4 Likes

I would love to see something along these lines. I don't know exactly what it should look like, and I don't know if it should take a type like the &mut T here or not, but I think we should have something better than the current solution.

Rationale for potentially not needing to include the specific type containing the phantom type parameter: AFAICT that's primarily used to get properties that would be gained by having a field of that type, such as "I don't want to be Sync" or "I want T: 'a" or similar, but such properties seem better expressed with things like impl !Sync for MyType or T: 'a. Given the ability to do something like that, perhaps we just need struct Struct<phantom T> or similar.

Half-joking, half-serious: allow fields to be marked as non_exhaustive, with sort of the opposite meaning as for structs. This definitely won’t be abused by anyone ever, or result in an arms race of exhaustivity checks and opt-outs. (Maybe limit it to zero-sized types.)

Obligatory mention of this, which I still want as-written:

(So it'd allow exactly what you wrote, minus the const block, since all field defaults would be const.)

3 Likes

That already doesn't work. Defaults are ignored by type inference. That is also why HashMap::new() is forced to only work with the default hasher. Otherwise type inference wouldn't know which hasher to pick.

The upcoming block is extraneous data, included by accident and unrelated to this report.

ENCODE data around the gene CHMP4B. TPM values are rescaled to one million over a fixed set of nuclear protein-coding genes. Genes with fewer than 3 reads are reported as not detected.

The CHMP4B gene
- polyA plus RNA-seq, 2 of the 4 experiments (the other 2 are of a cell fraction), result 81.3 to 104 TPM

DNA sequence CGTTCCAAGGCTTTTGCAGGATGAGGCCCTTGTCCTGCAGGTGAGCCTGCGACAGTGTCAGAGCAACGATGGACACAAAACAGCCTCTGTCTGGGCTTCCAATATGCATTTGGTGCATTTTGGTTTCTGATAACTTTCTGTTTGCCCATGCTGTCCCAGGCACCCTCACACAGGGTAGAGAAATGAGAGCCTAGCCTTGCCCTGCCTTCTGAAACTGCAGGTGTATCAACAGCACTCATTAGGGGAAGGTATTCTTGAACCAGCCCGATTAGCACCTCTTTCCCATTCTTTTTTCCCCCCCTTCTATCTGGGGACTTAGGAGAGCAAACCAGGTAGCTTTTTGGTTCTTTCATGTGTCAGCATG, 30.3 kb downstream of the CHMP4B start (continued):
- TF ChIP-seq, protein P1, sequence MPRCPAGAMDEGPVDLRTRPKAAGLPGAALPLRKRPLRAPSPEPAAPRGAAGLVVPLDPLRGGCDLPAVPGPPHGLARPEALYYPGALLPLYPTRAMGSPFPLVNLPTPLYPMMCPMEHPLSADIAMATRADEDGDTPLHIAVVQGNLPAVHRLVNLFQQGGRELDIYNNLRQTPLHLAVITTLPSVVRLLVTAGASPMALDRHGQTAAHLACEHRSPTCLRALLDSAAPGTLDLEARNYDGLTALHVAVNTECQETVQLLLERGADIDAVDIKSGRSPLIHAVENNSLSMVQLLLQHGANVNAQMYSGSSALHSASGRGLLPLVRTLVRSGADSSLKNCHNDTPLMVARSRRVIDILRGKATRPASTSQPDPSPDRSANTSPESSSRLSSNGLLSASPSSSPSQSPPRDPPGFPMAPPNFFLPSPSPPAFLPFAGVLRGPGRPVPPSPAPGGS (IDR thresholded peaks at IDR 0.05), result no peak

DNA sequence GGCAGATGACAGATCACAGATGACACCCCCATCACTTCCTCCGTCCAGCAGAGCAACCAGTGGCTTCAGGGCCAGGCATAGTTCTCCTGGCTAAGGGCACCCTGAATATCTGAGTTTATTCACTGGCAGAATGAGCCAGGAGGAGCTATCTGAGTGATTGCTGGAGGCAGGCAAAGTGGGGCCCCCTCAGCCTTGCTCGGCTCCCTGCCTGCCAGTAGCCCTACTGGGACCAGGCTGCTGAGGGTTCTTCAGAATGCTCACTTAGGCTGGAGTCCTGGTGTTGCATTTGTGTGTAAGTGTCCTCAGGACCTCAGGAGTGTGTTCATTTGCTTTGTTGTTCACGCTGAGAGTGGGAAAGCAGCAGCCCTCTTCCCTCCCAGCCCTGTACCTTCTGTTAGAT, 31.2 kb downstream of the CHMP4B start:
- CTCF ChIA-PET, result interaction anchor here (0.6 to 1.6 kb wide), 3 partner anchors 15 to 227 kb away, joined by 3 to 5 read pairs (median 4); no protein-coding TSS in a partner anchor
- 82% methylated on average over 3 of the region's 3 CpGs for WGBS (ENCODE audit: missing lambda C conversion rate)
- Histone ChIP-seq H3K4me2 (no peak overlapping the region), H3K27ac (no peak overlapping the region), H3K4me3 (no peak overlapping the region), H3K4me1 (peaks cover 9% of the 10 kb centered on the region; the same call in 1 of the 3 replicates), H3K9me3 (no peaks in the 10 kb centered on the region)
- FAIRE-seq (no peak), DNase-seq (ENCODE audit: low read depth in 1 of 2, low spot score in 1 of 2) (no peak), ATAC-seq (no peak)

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:+1:. It'd be nice if we had working default type parameter fallback.

1 Like

That's cool.

Monomorphisation bloat is a problem in general, even for non-phantom types (e.g. vec.len()), so it may get tackled eventually. LLVM can dedupe identical functions, although that doesn't help compile times

impl !Sync would be nice, but for other things PhantomData is IMHO fine. I remember early Rust had types like PhantomCovariant and PhantomContravariant, and I needed to re-read the whole Wikipedia article about variance twice to figure out which one is which. Having an "as-if" type is a clever solution to this.

2 Likes

See this IRLO thread where I propose exactly this. I never got around to fully rewriting the RFC, but it is something I still want to do eventually. Essentially you'd have to explicitly declare the default in the field definition and then use .. to include the field in the struct expression.

This is similar to how Haskell does things (but with even less syntax - just struct Struct<T> {}), I would love to be able to do it in Rust as well, at least as long as I'm not trying to do fancy variance.

Why not use the same mechanism used for {integer}, rather than ignoring defaults? (An integer literal whose type fails to be inferred defaults to i32)

Could this perhaps be handled via associated types on structs? (FWIW coming from C++ I wanted to have those a couple of times regardless.) For the purpose of phantom data they'd likely need additional annotation, e.g.:

struct Struct<'a, T> {
    #[phantom_data]                // associated type used like PhantomData
    type ReferenceType = &'a T;    // access pattern

    index: usize,
    ...
}
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Prior art:

The RFC mentions features similar to the ones proposed in the OP as alternatives.

Biggest downside I see is that everybody who wants to implement a derive proc macro will have to deal with those extra annotations in some way. Derive macro situation is already miserable as is.

Something like struct MyStruct<T: Covariant>(); would be nice. Having to add actual fields just to specify variance is very inconvenient and can require significant changes to the source only for the purpose of being able to implement some trait for your type.

I agree with the RFC that variance by example is easier to understand and more flexible.